7. Greg Laden says:

    following up on 5: A very large percentage of suicide events involve an attempt that is never retried becuase the person get help.

    This is a simple matrix:

    Method: Success/Failure
    Gun:90%/10%
    NotGun:20%/80%

    Now imagine your teenage daughter. Give her those odds. YOU control whether or not she gets to try with a gun vs. whatever else she thinks up.

    Having said that, I’m not making an argument one way or the other about the Canadian registry thing.

  8. Lack of access to firearms decreases deliberate self-harm by firearms, but it does not impact the overall rate of suicide

    That is almost certainly NOT true. Success rates for suicide attempts with firearms vs other methods are vastly different.

    That may be so, but the data I found suggests that the overall rate of suicide is very close in Canada and the US, even though the number of suicides involving guns in Canada is much lower.

    My second link didn’t work. there is a diagram partway down the page. http://politicalcalculations.blogspot.com/2011/02/us-vs-canada-suicide-edition.html
    If your argument is correct, we should expect to see differing overall rates in areas with differing gun control laws. The data seems to suggest otherwise.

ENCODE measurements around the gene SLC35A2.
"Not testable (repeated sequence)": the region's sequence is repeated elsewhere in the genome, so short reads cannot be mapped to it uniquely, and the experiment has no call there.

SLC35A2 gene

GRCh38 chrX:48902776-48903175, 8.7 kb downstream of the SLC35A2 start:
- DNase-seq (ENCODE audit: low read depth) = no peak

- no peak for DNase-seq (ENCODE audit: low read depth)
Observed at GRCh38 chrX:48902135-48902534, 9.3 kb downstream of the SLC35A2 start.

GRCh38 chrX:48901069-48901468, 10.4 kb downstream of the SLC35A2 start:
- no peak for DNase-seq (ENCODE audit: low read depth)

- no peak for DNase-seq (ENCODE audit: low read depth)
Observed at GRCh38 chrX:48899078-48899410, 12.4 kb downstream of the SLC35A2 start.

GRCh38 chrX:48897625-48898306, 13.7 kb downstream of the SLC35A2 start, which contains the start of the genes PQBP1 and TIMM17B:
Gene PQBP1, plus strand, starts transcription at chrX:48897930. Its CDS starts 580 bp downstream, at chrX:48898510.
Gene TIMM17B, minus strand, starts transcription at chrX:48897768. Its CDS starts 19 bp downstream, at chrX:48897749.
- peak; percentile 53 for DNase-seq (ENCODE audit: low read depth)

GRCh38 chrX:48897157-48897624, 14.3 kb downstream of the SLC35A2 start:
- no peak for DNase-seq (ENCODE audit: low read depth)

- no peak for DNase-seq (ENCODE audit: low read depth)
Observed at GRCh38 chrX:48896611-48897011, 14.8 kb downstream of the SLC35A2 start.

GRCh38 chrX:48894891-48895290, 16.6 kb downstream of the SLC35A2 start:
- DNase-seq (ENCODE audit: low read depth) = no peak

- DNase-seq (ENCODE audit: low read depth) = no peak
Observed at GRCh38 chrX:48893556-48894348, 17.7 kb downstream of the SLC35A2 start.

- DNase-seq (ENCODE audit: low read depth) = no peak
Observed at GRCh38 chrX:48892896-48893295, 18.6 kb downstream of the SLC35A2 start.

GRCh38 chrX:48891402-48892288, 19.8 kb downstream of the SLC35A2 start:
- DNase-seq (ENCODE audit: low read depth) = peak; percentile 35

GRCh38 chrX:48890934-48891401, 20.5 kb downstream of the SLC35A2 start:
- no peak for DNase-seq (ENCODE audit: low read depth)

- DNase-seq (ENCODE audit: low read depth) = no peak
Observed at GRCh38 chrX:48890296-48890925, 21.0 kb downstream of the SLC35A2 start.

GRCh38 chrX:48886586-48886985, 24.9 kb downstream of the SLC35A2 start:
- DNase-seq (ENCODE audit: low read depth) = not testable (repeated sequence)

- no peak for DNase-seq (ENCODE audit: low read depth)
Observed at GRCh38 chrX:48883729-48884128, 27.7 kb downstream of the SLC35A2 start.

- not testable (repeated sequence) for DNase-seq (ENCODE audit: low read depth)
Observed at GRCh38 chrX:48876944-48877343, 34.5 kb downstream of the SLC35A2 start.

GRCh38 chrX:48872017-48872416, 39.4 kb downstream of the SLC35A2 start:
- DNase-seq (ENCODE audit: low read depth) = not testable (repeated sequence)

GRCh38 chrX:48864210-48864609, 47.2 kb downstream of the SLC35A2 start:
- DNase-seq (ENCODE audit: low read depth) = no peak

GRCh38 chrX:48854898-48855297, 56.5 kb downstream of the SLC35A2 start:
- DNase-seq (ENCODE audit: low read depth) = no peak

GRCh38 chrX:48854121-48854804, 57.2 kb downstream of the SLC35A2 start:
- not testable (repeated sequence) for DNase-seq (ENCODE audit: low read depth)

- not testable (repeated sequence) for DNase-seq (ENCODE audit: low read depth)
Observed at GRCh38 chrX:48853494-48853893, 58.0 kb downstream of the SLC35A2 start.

My concern is using gun control as a scapegoat for suicide will not actually help the potentially suicidal.

  9. Greg Laden says:

    That may be so, but the data I found suggests that the overall rate of suicide is very close in Canada and the US, even though the number of suicides involving guns in Canada is much lower.

    That doesn’t necessarily mean a thing. I would expect the rate of suicide attempts to vary quite a bit across cultures, demographics, regions, etc. We know that the suicide rate is higher at northern lattidues. If Canadian successful suicides is equal to the US, it means that they are trying harder an failing more!

    If your argument is correct, we should expect to see differing overall rates in areas with differing gun control laws. The data seems to suggest otherwise.